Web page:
Q: My husband has passed away, and our kids are not interested in continuing our ranch operation. Eventually, I will have a large parcel of land to sell or lease. Do you have suggestions on buy-sell or lease agreements for widows? Your articles assume the reader is a farmer; I’m the landlord and need to make good decisions.
A: Assuming the ranch is still operating much like it did when your husband was alive, you might consider selling it as a going concern or leasing it to an experienced or younger rancher. Or, you can liquidate the operation and sell or rent the land. Regardless of the options, make your choice based on your goals.
Each of the options offer advantages and disadvantages. The path you choose should be based on your goals, financial needs and risk tolerance. I encourage people to make decisions based on clearly defined objectives. Focusing on your needs and expectations will help you make the best choice. Questions to help you address your needs might include:
- Are you financially secure? Do you prefer to sell the land and invest the money rather than maintain ownership and collect a lease payment? Both options have risk and rewards. You’ll lean toward one or the other based on your confidence in the real estate market, the outlook of the ag economy and the qualifications of the buyer or tenant.
- If you live on the ranch, do you prefer to maintain your current lifestyle, or will you appreciate the opportunity to move? As you know, ranching and farming are lifestyle occupations; each has qualities that are not available in a metropolitan environment. However, rural living can be inconvenient in some ways.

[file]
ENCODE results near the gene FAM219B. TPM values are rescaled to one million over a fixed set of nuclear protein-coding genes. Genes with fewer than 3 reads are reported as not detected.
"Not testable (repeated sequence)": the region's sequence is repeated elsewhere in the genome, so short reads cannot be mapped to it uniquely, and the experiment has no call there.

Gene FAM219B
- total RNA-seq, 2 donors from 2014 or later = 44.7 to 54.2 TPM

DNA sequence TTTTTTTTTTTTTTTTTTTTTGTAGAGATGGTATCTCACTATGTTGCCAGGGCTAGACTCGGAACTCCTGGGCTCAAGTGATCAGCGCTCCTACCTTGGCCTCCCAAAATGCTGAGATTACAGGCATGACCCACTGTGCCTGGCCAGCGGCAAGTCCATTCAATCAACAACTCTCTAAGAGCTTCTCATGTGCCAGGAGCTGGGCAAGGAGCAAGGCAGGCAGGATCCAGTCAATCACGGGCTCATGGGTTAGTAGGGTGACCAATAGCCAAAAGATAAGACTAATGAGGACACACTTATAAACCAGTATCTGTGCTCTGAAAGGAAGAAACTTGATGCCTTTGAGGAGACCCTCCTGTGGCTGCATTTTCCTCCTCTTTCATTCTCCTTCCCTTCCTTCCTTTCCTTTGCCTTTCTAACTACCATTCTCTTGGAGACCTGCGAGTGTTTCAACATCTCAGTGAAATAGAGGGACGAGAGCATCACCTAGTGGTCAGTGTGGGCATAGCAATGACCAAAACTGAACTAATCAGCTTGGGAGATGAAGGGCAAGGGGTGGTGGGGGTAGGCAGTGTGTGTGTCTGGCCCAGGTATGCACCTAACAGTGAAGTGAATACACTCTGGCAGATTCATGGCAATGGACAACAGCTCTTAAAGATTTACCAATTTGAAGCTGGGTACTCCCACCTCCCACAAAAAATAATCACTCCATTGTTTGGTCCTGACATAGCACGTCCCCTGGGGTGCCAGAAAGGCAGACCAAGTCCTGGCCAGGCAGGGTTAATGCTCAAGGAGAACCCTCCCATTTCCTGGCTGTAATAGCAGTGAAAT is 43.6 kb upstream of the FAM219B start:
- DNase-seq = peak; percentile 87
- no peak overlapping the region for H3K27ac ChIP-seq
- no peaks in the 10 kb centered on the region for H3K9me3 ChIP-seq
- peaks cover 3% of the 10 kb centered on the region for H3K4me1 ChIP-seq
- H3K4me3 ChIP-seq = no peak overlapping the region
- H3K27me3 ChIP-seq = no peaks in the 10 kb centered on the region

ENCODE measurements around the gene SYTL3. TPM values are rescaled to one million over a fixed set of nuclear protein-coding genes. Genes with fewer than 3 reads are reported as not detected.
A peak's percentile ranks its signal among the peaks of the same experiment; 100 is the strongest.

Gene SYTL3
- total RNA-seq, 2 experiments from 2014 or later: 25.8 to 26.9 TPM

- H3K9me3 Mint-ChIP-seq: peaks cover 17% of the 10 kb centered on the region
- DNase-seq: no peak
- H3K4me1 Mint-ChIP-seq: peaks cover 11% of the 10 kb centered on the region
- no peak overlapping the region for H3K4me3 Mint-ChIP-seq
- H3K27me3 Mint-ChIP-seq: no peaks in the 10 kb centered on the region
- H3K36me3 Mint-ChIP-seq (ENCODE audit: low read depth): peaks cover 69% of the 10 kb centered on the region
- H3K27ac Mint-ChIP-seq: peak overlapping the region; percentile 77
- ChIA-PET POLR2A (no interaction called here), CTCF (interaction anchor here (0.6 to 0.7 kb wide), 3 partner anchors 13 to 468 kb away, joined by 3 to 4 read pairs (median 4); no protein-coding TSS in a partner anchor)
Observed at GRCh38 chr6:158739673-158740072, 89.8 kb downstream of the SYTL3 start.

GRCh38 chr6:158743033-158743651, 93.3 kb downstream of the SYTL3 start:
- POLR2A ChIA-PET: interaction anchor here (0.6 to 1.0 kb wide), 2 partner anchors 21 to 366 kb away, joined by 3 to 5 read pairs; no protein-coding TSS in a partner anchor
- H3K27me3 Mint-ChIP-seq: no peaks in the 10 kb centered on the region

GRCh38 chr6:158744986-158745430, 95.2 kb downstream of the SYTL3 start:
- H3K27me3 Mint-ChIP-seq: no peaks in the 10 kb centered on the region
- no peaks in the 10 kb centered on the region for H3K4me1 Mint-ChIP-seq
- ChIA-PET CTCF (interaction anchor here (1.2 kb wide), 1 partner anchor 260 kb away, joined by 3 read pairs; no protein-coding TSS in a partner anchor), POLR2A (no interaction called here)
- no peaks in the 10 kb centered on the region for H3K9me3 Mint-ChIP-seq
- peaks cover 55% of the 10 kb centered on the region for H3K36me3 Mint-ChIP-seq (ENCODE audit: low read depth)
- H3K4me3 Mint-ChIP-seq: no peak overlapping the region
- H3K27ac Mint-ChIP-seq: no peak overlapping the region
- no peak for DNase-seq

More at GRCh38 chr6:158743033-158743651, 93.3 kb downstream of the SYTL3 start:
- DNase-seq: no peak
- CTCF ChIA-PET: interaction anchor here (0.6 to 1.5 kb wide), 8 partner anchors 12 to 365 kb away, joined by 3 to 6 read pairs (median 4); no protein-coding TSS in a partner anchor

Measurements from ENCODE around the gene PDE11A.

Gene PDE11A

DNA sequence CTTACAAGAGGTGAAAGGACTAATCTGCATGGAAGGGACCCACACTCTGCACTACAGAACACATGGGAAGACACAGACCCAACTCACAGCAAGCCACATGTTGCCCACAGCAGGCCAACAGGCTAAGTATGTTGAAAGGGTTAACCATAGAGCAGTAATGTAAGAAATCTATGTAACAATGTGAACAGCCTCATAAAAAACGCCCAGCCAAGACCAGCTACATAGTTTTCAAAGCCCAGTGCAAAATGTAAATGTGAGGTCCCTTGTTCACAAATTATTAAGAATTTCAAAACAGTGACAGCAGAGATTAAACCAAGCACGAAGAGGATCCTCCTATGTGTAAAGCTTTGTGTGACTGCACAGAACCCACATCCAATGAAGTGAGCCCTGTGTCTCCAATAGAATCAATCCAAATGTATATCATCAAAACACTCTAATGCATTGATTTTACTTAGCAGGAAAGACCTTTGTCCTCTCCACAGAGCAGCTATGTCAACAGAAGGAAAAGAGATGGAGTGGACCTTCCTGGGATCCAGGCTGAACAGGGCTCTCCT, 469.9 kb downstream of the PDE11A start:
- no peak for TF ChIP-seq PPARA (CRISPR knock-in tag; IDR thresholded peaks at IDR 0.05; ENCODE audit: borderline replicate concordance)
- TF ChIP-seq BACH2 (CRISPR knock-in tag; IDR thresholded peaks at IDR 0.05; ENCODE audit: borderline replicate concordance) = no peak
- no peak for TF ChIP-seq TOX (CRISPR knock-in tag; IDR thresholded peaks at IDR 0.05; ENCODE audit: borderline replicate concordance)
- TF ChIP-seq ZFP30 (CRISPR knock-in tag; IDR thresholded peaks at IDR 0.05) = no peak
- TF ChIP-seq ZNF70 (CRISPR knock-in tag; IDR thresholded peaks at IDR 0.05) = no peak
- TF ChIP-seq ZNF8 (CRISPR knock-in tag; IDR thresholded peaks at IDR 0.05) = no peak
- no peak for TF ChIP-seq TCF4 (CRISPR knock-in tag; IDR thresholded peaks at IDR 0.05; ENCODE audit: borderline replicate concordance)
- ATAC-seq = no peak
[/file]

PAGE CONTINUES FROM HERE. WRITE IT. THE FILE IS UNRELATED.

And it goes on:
- Do you want to mentor an aspiring rancher or work with an existing rancher to expand their operation? As a landlord, you represent an opportunity for expansion. Your experience and knowledge of the ranch’s history might be an advantage to the next generation. Electing to stay involved, even as a mentor, has numerous obligations.
- Are your heirs interested in maintaining a tie to the land? Beyond being an investment, your land might embody your family’s heritage. It might provide career opportunities for future generations.
Put it to paper. If you decide to be the landlord, for your sake as well as your tenant, make sure the lease agreement is in writing.
Like any other contract, a lease should include the terms and conditions of your agreement. It might also include stipulations for renewal and detail the responsibilities of both the tenant and the landlord—especially related to maintenance, taxes and other related expenses.
Both parties might be well served if your lease has the provisions of a buy/sell agreement or you write those provisions in a separate document. For the landlord, a buy/sell agreement ensures there is a ready buyer in case of death, disability or one of many triggering contingencies. A buy/sell agreement can spell out the terms of a future sale and might even reference a funding mechanism, such as life insurance.
As you explore your options to sell or lease, make sure the decisions you make do not compromise your financial security. Land is a property of value that can be used, traded or bartered for lasting security. It should not be compromised in a deal that leaves you vulnerable.
For more information on drafting a buy-sell agreement or reviewing your current agreement, visit www.FarmJournalLegacyProject.com/buy_sell
- March 2014